Keynote 4 was given by Massimilliano Vitale, General Manager and SVP, Berlin Operations of Planet. Unfortunately, your correspondent was unable to hear this presentation, nor the third plenary which looked at EO into the future.

As well as the keynotes, there were three plenary sessions, dealing with overarching issues. The first of these was on ‘The Future of Downstream EO’. Radiant.Earth, now the Radiant Earth Foundation is a non-profit organisation with a technology platform offering data and consultation and works in developing countries with the Gates Foundation. Simon Reid from the RHEA group presented data cubes as a good way to use EO data as they package large, complex data sets in an accessible form. Mark Wronkiewicz from Development Seed presented an AI-Assist mapping toolbox for augmenting human capabilities. He suggests that machines should work more like robots and humans work more like people and that we should prioritise areas where humans are needed. Owen Hawkins discussed the Earth-i approach to generating products which meet customer needs.

The panel discussion following the presentations threw up some interesting issues. One member of the audience asked what are the skill gaps? Answers from the panel included EO experience, Python, communication and cloud processing, and all expressed the need for new recruits to EO to understand the context. Work experience and internships can give this through programmes like SPIN. After the session, one delegate said that she had experienced a problem in recruiting people with GNSS expertise. Another member of the audience asked, ‘When will we never have to touch an image again?’ The answer: not for a long time, probably never.

The second plenary concerned EO data government. The first presentation described an EO data infrastructure which is designed to encourage the use of EO data across Defra. A speaker from London Economics presented a report on the value of EO data to government (https://bit.ly/2PRGlB3). This study had found that the biggest use of EO data by government is for agriculture, with transport having the greatest potential. The major problems are a fragmented market, funding pressures, access, and processing. A major advantage is that innovation is strong in the UK. Alistair Duncan presented the LIDAR programme at the Environment Agency which includes new coverage of the UK, and free and open data. In the final session, Martin Jones presented the Geospatial Commission and encouraged organisations and individuals to present evidence to the Commission.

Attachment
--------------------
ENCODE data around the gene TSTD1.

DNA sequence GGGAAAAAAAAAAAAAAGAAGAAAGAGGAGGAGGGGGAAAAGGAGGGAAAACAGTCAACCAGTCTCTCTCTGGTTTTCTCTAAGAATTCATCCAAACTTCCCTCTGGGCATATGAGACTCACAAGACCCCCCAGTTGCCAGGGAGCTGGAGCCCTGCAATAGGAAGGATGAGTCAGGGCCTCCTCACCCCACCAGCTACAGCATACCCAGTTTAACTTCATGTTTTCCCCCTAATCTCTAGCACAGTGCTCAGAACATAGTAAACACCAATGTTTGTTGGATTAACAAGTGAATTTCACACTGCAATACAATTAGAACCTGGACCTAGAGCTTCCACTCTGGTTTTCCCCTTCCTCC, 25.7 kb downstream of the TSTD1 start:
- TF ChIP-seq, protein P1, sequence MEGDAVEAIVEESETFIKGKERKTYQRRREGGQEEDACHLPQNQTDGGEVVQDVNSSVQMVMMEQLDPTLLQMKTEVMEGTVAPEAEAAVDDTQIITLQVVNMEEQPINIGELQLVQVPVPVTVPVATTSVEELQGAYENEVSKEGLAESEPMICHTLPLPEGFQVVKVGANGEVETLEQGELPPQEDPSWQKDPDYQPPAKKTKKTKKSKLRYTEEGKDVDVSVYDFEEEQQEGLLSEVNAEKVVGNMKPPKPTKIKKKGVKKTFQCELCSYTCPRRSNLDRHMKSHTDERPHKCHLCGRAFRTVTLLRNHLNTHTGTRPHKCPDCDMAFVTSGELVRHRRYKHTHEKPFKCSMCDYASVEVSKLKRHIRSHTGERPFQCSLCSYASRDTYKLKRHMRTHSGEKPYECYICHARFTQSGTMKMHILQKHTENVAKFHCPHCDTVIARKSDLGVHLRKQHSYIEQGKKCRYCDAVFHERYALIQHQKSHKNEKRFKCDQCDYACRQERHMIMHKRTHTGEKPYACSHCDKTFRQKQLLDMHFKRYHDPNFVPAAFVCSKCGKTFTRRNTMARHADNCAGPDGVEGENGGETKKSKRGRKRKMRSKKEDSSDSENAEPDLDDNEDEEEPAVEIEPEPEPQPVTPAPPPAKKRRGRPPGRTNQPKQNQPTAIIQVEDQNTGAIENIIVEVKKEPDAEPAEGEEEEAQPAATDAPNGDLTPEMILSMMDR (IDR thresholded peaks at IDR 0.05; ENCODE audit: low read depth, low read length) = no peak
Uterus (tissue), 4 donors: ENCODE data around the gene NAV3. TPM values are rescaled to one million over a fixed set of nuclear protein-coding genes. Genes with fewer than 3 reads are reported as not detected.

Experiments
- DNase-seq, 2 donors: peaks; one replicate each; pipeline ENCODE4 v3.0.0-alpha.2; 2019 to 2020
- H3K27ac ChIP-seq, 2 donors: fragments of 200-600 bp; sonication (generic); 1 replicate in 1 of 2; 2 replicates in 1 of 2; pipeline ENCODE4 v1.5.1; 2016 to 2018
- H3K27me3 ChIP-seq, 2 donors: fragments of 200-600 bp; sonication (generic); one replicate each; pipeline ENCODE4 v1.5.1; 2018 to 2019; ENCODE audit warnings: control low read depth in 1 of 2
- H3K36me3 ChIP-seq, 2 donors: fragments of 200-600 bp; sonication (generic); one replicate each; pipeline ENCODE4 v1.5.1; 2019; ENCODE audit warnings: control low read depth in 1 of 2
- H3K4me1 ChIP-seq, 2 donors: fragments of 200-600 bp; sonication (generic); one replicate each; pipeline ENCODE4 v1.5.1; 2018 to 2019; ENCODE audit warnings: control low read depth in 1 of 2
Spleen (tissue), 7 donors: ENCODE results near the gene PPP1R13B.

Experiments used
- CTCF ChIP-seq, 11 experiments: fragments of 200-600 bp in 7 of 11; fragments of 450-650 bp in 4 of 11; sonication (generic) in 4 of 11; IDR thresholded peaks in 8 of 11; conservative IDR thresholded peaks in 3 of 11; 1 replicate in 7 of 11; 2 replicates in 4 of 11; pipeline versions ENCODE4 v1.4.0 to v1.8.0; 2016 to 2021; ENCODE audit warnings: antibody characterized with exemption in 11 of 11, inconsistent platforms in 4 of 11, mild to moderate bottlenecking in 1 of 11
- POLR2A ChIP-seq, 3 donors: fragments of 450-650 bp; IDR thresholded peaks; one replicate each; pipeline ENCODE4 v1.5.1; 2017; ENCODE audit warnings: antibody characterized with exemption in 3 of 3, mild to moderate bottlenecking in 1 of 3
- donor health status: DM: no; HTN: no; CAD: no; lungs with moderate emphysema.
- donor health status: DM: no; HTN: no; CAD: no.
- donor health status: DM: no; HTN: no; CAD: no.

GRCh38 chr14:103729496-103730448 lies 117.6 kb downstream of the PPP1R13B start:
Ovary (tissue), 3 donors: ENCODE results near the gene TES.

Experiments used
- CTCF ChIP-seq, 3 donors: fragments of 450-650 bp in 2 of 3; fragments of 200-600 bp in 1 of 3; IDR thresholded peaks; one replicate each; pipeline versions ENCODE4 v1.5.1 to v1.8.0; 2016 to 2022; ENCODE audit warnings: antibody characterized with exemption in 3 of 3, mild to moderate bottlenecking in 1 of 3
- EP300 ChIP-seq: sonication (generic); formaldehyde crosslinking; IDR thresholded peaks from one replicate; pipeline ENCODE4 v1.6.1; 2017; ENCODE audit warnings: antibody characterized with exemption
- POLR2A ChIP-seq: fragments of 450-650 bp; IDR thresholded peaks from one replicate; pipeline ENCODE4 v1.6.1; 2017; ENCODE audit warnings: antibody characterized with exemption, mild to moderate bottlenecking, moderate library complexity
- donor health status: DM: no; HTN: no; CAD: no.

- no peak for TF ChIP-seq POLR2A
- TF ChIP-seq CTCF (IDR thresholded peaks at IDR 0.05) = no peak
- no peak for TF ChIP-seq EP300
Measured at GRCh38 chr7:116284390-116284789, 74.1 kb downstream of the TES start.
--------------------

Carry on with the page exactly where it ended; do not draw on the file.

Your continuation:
The rest of the conference comprised parallel sessions dealing with a wide range of technologies and applications ranging from new instruments to the full gamut of applications using EO data. One interesting session was on Future Missions, Instruments and Technologies in which 14 speakers each gave 4-minute talks on innovative projects. This included using GNSS signals reflected from the Earth's surface to measure geophysical parameters such as wind speed; an Agri-Lidar on a Skimsat platform at 260km with a 3-year life; and rapid revisit small satellite constellations (SSTL) in non-sun synchronous orbits to give 40 revisits per day.

There was a small exhibition comprising institutional displays and commercial displays. The extensive poster displays covered all areas of technology and applications.

The conference gave an excellent overview of EO in the UK and Europe. There is considerable optimism in the UK with funding schemes available, especially for developing instrumentation and for encouraging young people to go into remote sensing through schemes such as SPIN. The conference also engendered some interesting discussion on machine learning. It seems that ML must be mentioned in every presentation, even if only applying lip service. There is no doubt that there is a need for it to conduct analytics in EO data and that there is potential, but not yet fulfilled.

This article was published in Geomatics World November/December 2018

Last updated: 17/12/2018